This study tests whether violence directed toward American law enforcement has increased in the wake of events in Ferguson, Missouri, in summer 2014. Using monthly data from the Federal Bureau of Investigation’s (FBI) Law Enforcement Officers Killed and Assaulted (LEOKA) reports (2010–2016), we carried out time-series analyses to examine trends in nonfatal assaults on police officers in a sample of 4,921 agencies. Neither injurious nor noninjurious assaults on officers increased following Michael Brown’s death in August 2014. The findings are robust across a variety of model specifications and estimation techniques, providing little evidence of a “War on Cops” through 2016. The study adds empirical rigor to an ongoing national debate based largely on speculation/anecdotes. The impact and potential consequences of the current climate for officers’ perceptions of safety/risk are discussed.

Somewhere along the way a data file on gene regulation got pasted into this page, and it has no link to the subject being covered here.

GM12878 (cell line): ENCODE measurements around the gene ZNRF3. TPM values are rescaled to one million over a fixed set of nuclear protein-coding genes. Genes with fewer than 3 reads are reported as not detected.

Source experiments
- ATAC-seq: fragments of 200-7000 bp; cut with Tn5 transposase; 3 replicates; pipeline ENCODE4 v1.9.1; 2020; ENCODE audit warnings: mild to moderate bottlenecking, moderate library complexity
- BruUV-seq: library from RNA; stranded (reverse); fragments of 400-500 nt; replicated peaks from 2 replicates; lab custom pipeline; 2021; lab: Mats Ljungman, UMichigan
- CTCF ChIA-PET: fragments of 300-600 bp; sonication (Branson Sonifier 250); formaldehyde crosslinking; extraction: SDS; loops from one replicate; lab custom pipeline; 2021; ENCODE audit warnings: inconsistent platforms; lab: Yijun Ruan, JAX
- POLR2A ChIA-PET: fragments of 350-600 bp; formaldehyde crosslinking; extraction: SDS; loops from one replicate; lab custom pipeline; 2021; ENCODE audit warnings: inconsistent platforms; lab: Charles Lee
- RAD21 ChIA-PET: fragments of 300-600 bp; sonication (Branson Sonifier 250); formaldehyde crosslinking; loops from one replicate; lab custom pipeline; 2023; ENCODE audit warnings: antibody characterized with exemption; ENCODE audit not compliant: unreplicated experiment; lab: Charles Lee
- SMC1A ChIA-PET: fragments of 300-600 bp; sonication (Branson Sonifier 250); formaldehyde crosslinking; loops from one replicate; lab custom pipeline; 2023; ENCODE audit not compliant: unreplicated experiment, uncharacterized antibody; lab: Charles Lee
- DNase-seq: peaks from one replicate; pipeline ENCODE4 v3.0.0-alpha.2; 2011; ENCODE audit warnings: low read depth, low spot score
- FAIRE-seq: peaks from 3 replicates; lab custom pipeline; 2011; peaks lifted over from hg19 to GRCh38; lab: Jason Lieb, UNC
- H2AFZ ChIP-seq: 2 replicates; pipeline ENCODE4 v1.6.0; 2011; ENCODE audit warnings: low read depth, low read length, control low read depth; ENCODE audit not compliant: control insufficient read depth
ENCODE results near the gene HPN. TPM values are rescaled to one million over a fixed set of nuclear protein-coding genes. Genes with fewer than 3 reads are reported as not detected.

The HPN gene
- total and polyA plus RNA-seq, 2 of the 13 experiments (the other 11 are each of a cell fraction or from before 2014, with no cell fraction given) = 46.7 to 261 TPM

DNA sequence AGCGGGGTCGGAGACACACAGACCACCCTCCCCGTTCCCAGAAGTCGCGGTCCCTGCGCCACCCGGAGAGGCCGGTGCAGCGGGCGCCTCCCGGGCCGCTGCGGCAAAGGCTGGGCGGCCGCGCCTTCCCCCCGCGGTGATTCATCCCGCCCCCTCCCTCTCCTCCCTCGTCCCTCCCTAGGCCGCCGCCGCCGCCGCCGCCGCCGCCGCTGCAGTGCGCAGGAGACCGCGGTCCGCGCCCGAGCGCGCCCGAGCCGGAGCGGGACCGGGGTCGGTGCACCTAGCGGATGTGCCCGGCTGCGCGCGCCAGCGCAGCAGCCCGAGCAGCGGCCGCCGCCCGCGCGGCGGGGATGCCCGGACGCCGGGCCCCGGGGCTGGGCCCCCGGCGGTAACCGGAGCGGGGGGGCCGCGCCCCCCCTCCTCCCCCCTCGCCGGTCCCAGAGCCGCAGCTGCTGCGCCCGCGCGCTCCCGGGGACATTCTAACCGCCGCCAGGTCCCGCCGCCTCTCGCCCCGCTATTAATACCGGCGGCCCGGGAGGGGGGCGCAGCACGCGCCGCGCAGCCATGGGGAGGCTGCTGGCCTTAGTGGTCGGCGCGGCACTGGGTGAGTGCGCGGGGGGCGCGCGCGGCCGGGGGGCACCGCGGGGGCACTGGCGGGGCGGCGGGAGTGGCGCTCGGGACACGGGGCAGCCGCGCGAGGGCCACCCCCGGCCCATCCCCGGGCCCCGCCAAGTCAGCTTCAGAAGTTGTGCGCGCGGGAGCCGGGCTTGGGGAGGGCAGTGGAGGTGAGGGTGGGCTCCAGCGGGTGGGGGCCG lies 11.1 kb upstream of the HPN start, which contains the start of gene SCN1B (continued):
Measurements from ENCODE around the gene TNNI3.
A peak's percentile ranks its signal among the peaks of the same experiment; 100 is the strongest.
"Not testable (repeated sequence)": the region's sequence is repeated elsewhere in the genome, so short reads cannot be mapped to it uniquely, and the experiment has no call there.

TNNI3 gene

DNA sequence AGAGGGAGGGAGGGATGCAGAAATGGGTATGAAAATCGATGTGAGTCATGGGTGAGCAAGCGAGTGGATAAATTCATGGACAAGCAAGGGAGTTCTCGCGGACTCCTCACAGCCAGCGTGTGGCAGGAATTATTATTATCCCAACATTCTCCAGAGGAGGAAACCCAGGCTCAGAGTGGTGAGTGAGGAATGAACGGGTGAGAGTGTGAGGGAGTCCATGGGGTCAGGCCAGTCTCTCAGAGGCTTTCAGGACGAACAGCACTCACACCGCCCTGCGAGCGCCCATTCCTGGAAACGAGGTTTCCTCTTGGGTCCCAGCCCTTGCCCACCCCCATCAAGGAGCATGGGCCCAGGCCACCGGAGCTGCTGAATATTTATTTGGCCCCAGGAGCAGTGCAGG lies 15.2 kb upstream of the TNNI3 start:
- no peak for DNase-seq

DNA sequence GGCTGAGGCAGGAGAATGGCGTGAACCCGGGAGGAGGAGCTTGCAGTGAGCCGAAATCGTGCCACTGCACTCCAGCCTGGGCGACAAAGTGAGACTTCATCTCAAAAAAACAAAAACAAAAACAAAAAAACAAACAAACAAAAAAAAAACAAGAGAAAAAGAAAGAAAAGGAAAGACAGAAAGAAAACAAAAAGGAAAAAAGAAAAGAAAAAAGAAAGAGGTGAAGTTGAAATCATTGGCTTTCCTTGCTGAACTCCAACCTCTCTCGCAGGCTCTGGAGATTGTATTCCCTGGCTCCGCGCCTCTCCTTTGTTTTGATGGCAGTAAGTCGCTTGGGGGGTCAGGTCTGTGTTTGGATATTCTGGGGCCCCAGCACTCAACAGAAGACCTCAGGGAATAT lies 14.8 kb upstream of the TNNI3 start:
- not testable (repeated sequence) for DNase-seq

ASJC Scopus subject areas
- Pathology and Forensic Medicine
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Large_agency_results_Sept2019 – Supplemental material for Extending Research on the “War on Cops”: The Effects of Ferguson on Nonfatal Assaults Against U.S. Police Officers
Shjarback, J. A. (Contributor) & Maguire, E. (Contributor), figshare SAGE Publications, Jan 1 2019